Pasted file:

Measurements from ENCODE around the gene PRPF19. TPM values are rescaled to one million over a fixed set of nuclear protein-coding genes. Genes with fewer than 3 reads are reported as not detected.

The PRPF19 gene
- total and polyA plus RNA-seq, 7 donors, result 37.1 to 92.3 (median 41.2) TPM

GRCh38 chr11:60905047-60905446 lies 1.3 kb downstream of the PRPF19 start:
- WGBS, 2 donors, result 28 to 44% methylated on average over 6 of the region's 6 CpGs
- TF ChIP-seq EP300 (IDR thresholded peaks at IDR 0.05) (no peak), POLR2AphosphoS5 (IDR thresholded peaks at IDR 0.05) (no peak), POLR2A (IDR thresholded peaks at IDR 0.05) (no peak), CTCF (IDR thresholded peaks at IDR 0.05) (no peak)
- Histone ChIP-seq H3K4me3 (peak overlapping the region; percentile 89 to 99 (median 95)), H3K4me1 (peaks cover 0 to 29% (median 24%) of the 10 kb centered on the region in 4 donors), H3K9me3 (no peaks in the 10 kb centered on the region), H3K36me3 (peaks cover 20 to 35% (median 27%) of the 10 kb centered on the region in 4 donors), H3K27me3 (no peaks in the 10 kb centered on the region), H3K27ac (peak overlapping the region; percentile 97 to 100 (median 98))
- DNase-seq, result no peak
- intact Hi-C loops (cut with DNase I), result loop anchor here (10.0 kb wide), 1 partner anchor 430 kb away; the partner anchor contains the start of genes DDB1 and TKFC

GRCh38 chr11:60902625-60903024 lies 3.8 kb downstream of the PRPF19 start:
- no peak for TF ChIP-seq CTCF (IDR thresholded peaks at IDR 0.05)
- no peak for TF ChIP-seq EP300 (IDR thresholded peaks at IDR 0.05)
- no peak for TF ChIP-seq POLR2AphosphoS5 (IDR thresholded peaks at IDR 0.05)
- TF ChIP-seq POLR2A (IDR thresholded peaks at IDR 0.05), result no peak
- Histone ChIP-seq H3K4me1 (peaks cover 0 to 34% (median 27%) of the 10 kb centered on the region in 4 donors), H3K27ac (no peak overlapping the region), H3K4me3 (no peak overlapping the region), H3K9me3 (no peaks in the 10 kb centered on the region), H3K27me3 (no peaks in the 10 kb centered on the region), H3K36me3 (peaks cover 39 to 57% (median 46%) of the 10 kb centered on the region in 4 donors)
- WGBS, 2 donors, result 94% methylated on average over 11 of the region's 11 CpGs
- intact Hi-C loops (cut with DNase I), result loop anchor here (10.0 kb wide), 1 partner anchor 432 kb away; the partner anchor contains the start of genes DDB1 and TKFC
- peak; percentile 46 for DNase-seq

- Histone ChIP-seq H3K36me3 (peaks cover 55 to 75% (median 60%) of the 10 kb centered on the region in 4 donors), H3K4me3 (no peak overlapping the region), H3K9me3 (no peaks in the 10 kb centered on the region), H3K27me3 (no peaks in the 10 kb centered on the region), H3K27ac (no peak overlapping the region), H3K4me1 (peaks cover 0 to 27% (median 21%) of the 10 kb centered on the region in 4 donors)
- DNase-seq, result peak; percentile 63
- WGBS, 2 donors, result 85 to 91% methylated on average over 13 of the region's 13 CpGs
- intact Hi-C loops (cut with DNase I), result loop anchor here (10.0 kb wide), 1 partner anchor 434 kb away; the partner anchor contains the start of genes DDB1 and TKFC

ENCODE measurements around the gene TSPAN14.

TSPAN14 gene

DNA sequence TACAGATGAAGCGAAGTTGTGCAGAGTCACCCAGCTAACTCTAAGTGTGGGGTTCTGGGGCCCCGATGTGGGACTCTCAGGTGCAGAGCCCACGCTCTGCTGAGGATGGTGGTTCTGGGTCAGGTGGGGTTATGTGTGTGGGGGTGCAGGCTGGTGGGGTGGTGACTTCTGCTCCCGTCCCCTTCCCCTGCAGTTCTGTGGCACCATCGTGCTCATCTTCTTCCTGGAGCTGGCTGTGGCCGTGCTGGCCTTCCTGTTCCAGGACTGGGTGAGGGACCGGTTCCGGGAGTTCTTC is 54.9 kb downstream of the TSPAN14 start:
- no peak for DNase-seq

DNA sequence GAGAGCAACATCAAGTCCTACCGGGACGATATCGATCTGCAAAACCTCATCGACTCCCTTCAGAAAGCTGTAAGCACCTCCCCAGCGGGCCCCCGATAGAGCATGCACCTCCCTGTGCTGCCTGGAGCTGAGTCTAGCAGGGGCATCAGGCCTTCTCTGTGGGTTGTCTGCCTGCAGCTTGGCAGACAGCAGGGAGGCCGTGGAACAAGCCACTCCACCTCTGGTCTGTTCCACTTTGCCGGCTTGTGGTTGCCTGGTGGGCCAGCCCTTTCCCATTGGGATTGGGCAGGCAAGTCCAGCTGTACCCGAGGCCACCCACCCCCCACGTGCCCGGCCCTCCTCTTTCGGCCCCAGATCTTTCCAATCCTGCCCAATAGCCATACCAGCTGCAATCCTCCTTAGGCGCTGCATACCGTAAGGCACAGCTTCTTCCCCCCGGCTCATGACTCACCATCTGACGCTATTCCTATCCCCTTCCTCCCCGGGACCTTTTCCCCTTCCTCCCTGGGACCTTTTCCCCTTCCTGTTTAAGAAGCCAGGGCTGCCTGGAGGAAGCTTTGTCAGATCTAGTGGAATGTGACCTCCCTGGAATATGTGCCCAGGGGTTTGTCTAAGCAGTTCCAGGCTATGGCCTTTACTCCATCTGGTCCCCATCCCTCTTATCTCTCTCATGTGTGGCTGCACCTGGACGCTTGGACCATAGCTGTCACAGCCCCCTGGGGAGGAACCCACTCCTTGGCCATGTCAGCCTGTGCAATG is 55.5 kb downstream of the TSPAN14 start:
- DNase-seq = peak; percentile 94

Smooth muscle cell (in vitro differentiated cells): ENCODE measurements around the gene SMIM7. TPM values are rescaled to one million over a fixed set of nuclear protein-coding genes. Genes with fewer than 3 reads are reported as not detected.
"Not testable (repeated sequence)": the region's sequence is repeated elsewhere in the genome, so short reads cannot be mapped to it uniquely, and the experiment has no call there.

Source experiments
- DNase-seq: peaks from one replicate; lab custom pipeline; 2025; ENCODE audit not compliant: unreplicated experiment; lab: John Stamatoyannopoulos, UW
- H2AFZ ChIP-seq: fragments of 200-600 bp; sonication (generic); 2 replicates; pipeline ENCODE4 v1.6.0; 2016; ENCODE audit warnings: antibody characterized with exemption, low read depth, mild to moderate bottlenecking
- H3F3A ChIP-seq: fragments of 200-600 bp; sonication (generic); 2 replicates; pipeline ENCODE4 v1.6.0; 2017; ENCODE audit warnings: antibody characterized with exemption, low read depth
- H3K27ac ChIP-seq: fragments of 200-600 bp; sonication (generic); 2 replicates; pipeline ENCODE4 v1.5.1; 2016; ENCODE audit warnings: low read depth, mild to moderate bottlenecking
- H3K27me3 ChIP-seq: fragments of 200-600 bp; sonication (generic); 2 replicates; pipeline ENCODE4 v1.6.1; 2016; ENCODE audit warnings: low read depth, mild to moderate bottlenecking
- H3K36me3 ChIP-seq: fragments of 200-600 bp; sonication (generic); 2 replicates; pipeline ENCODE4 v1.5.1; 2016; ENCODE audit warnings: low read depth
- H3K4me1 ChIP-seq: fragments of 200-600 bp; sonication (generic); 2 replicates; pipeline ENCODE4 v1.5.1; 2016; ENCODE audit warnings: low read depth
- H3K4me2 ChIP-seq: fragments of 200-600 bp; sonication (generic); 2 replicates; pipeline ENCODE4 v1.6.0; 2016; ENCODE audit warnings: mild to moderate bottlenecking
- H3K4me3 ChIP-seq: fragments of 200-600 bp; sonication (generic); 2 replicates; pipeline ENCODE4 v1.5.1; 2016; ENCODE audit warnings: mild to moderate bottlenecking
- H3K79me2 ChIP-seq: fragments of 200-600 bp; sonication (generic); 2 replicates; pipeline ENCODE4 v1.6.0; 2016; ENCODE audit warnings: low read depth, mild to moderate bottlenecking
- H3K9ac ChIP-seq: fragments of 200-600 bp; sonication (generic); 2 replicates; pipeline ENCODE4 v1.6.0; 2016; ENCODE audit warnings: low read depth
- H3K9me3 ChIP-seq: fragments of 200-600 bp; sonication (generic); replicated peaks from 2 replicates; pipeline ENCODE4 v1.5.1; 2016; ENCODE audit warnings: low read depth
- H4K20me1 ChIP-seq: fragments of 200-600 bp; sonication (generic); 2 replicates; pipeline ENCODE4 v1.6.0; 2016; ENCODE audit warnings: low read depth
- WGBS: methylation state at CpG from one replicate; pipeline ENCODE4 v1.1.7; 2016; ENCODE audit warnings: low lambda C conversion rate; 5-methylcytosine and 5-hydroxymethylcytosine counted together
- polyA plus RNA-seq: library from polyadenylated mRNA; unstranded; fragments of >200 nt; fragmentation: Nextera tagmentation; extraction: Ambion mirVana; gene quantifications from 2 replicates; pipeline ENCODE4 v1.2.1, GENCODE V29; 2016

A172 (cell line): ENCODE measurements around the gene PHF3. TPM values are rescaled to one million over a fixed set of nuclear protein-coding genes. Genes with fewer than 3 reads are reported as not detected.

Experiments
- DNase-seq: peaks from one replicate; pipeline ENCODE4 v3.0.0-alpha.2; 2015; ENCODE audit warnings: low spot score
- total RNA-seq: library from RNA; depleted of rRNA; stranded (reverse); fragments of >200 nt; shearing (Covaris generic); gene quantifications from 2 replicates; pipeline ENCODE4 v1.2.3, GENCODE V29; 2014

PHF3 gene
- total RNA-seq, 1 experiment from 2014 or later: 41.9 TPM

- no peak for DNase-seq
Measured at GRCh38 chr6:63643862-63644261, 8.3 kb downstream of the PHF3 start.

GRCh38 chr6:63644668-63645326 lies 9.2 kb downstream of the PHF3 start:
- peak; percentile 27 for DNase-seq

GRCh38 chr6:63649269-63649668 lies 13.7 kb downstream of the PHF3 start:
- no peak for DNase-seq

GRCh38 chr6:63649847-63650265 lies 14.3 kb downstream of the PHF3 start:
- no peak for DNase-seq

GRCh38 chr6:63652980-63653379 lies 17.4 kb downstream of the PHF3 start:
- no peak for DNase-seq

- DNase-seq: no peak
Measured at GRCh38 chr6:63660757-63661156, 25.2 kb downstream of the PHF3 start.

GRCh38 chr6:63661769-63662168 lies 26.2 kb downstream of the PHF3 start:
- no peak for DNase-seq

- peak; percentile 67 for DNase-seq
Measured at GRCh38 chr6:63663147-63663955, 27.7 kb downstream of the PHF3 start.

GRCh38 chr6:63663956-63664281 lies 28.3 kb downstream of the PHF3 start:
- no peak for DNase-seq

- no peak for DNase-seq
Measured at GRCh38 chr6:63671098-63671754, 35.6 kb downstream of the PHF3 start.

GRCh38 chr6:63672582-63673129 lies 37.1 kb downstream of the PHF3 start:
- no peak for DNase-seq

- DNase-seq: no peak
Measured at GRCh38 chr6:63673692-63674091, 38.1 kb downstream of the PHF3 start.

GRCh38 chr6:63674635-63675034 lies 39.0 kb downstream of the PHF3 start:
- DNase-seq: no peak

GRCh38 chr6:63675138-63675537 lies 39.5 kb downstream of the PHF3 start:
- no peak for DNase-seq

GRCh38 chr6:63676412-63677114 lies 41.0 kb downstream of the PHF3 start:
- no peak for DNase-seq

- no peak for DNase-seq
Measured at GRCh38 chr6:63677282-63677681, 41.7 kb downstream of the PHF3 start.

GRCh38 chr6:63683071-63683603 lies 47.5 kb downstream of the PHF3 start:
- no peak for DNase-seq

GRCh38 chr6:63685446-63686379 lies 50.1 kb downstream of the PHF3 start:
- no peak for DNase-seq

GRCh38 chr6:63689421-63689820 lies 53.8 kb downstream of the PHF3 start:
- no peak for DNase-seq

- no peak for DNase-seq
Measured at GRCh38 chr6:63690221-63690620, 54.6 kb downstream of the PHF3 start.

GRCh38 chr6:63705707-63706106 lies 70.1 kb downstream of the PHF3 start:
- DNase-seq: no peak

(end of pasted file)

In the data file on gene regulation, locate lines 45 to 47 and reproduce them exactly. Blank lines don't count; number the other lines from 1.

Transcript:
- WGBS: methylation state at CpG from one replicate; pipeline ENCODE4 v1.1.7; 2016; ENCODE audit warnings: low lambda C conversion rate; 5-methylcytosine and 5-hydroxymethylcytosine counted together
- polyA plus RNA-seq: library from polyadenylated mRNA; unstranded; fragments of >200 nt; fragmentation: Nextera tagmentation; extraction: Ambion mirVana; gene quantifications from 2 replicates; pipeline ENCODE4 v1.2.1, GENCODE V29; 2016

A172 (cell line): ENCODE measurements around the gene PHF3. TPM values are rescaled to one million over a fixed set of nuclear protein-coding genes. Genes with fewer than 3 reads are reported as not detected.